The next three months were maybe the happiest of our lives. The insurgency was still inactive in the city after we crushed them in the Battle, tho reports were beginning to come in of alibaba activity in other places like Ramadi. They were definitely getting their shit together, but we saw this as such an inevitability we’d stopped giving a fuck.

We read and played games constantly. It was during this time that Jones taught us and the pobs to play backgammon with the doubling cube. BG came from the Middle East, probably. But in the 1920’s in NYC, Grand Duke Dmitri Pavlovich (one of the guys who whacked Rasputin) invented this cube with 2, 4, 8, 16, 32, and 64 on each side. If we’re playing and suddenly I feel I have an edge in the position, I can turn the cube on 2 and force you to either forfeit the game for 1 point, or take the cube and continue as an underdog for 2 points. But if your luck turns later and suddenly you have an edge, then only you can turn the cube to 4, and force me to make a decision for quadruple the initial stakes! The doubling cube marked the dawn of modern backgammon. Everything about it was way up our alley and it made us obsessed with the game. The pobs too. Fat Bob started getting better by leaps and bounds. We ordered books on strategy from home and studied while on duty in the bunkers.

(I love backgammon so much that, like Buffett with contract bridge, I wouldn’t care if I went to prison for eternity as long as my cellie was a decent player and willing to play around the clock.)

The last good day in that period was towards the end of the summer when we went to see the Euphrates. We needed to do a trabajo for Our Lady of Charity, which is Cuba’s patron saint and also the orisha of rivers and super important in Osha, Palo, and Catholicism. We left Fat Bob and the pobs in charge of the Forward and drove down to the river in a Humvee. I was on the gun turret with the mounted .50 Cal and I had Changó cradled in my sling with me. He had his paws on the roof and his tongue out. Just outside the city we parked by a lush area on the river that was fairly pristine. We performed our ritual with the tutu, which is fresh river water. (Omi tutu, ana tutu, tutu ilé, tutu laroye.) Then we gathered whisks of ewé and used them to beat osobbo and dust off our souls and uniforms.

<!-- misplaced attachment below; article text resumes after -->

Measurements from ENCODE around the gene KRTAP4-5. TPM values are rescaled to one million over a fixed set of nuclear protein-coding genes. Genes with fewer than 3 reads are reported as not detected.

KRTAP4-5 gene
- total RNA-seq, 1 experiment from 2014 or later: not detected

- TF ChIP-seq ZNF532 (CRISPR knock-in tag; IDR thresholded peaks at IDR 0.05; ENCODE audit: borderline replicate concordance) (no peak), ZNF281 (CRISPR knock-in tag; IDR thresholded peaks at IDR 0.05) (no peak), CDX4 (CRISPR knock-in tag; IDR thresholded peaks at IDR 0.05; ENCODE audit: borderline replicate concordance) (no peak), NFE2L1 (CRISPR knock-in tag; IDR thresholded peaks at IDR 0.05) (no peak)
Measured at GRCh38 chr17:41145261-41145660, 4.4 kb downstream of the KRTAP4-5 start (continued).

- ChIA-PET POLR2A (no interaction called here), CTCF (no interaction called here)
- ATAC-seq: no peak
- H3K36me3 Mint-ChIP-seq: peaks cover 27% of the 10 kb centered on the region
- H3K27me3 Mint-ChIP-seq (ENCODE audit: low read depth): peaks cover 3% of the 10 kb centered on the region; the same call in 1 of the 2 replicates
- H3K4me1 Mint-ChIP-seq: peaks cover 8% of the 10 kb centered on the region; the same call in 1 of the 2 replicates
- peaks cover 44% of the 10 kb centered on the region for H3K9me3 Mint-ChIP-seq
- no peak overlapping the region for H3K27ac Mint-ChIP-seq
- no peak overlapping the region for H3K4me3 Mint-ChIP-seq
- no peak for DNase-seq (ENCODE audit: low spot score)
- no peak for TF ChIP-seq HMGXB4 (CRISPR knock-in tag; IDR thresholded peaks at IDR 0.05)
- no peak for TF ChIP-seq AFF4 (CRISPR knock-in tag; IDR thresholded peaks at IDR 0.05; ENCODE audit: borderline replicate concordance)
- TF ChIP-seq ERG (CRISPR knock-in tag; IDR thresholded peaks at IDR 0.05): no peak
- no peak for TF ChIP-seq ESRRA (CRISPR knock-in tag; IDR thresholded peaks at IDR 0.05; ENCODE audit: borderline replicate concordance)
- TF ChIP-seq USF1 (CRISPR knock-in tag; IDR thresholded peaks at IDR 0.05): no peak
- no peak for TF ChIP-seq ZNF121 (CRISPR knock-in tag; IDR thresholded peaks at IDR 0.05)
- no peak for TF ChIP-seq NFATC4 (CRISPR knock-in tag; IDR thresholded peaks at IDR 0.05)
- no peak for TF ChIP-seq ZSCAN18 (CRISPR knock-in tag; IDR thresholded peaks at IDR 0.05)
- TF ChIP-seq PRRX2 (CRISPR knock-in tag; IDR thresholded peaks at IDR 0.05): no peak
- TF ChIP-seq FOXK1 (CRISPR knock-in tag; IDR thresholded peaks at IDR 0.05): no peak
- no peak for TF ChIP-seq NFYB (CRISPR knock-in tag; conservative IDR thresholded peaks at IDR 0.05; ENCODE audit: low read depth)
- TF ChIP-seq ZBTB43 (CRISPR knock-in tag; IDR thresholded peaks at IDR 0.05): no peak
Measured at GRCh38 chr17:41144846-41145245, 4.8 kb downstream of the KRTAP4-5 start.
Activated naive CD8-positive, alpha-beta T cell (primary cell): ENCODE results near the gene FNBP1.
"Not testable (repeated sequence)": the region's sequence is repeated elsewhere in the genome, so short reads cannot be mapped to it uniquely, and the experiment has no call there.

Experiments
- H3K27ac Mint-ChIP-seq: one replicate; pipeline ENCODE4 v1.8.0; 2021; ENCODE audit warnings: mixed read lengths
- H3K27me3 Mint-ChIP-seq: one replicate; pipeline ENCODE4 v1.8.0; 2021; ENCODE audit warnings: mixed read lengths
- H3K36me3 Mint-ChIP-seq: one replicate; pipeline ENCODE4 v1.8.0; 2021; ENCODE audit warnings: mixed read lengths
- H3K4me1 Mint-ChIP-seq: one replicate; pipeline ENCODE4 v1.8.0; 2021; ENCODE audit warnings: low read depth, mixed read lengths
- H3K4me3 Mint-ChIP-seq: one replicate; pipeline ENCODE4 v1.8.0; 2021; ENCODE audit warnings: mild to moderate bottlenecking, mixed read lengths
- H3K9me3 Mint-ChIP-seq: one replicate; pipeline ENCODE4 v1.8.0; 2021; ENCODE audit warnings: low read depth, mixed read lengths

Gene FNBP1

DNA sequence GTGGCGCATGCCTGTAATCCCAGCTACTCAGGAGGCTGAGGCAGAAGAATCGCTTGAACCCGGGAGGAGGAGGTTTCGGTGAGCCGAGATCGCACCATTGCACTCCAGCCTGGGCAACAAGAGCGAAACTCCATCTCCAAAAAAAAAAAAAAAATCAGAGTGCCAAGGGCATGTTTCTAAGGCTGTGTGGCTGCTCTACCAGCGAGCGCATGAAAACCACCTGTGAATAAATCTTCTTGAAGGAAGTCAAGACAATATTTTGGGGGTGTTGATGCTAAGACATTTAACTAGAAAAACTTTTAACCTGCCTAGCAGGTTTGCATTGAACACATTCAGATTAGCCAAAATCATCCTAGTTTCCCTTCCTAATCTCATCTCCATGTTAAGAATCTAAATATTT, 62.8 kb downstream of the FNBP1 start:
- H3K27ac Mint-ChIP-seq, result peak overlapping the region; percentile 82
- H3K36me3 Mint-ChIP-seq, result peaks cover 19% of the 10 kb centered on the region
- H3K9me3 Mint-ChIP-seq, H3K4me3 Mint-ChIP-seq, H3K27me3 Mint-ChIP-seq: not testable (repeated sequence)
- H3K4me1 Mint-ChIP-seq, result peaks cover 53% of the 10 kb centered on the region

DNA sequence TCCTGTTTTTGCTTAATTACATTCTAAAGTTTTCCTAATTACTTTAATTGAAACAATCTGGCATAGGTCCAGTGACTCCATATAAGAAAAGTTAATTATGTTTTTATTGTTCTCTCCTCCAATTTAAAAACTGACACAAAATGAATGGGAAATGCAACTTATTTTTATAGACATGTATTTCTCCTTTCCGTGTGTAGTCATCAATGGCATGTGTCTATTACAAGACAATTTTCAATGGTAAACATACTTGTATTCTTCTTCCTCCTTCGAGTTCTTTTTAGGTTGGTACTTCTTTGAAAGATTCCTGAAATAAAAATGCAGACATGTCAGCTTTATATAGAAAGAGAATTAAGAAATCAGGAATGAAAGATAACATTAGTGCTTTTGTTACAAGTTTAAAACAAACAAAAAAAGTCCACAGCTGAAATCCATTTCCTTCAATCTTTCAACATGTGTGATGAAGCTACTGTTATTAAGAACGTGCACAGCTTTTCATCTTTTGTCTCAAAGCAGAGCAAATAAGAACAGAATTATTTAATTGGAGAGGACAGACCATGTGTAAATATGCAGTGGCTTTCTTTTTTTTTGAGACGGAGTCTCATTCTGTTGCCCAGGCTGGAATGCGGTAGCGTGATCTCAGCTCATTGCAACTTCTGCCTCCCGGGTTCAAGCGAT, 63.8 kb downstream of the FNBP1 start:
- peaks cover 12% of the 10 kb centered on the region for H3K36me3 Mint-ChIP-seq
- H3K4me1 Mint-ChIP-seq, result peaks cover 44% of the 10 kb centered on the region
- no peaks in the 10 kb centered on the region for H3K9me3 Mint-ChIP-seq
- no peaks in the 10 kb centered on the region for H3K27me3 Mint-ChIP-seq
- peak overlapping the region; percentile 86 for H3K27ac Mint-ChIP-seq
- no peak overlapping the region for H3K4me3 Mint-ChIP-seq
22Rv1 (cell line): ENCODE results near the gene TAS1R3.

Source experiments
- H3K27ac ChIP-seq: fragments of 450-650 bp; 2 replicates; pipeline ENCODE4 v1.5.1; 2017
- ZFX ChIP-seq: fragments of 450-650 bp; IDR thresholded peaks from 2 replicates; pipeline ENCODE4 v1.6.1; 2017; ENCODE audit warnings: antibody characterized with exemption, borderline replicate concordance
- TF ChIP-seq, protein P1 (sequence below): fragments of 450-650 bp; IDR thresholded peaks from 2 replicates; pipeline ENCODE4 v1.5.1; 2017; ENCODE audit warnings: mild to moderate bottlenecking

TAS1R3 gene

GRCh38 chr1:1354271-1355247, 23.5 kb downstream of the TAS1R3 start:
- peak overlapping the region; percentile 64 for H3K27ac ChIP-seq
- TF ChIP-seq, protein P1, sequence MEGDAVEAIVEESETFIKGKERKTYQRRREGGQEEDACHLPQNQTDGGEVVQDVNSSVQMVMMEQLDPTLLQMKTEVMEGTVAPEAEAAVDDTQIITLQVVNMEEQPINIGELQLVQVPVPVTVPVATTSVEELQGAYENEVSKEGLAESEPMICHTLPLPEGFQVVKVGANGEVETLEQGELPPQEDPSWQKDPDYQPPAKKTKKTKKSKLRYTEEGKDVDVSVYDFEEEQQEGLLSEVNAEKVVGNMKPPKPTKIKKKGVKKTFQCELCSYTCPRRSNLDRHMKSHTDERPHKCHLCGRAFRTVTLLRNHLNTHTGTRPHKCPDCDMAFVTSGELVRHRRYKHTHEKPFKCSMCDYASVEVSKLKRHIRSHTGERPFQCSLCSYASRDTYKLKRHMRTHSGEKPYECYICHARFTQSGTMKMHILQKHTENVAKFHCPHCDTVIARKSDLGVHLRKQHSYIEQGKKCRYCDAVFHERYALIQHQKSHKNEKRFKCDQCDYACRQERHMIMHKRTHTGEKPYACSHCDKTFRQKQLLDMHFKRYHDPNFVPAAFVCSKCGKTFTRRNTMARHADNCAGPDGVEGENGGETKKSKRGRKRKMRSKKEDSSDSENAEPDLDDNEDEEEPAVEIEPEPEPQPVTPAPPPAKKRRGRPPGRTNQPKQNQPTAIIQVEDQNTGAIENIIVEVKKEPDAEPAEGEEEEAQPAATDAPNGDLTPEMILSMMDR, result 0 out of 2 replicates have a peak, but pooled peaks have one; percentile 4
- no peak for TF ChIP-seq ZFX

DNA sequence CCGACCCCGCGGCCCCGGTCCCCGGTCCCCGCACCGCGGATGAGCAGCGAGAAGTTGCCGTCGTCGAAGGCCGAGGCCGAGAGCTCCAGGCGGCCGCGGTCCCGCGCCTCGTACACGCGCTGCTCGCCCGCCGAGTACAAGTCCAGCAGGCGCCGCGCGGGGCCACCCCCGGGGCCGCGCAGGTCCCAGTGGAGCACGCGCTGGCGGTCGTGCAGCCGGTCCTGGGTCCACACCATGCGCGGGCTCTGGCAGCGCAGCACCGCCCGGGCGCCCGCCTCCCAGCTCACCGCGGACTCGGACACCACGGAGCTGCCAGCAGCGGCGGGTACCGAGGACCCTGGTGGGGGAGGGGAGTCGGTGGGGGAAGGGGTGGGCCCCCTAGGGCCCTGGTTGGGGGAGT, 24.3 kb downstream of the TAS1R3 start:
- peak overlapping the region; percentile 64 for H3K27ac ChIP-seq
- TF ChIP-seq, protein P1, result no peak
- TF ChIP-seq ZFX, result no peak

When we finished we felt incredible. (A ritual of any kind, from any tradition, is Magic.) We found a sandy slope by the bank and laid out on it and opened our flak jackets and cammie blouses and let the sun toast our chests and bellies. Our dogs were sniffing at the brush by the river and suddenly two hares darted out along the bank. Changó and Oshún gave chase. We jumped and saw.

“Goddamn, boi. The’dei go!” said Flaco.

“Go on, git ‘em!” said Sergeant Kadric.

The hares jumped in the river and the dogs pounced behind them, splashing. They dispatched the hares in the water. They came back out and presented the catch, super proud. We pet the crap out of them. Then we said fuck it and stripped and we all jumped in the river. We’d left the rifles by the slope and our only protection was our dogs. They understood this somehow and stayed vigilant on the bank.

Afterwards in the Forward we skinned the hares and lay the two pelts over the nganga. We had a squad of pobs go into the bazaar and bring salt, potatoes, garlic, onions, red peppers, and broccoli rabe. We made a huge stew with the hares plus two chickens. Flack and Bob were in charge of the giant pot. They cooked the stew on a low flame for hours while playing backgammon.

Billy got nostalgic while cooking and told us about growing up in West Texas.

“Shit, mane. I ‘member I lived a whole year on jackrabbit and quail. My daddy was gone and my momma didn’t need food cuz of the meth. I was starving by association. Our trailer sat right on the goddamn prairie. I’d grab the .22 my daddy left and crawl on my belly along the prairie grass half the day. Jackrabbit taste like leather ‘less you cook it slow for hours. And quail is good, but it’s so fucking rich by the second week of eating one quail a day you’d rather starve. Dead-ass serious, mane. You look at it and you wanna puke your guts out.”

(A few years later, when we hosted big backgammon chouettes with high stakes gamblers in Sunny Isles, our favorite proposition wager was to bet someone that they couldn’t eat a quail a day for thirty days straight. We know it’s physically impossible, but because quail are so small everyone thinks the prop bet is basically free money.)

The stew was the best I’d ever had. After eating we brewed fresh coffee and smoked cuban cigars Pancho’s dad had sent us, and listened to latin jazz and played backgammon deep into the night.

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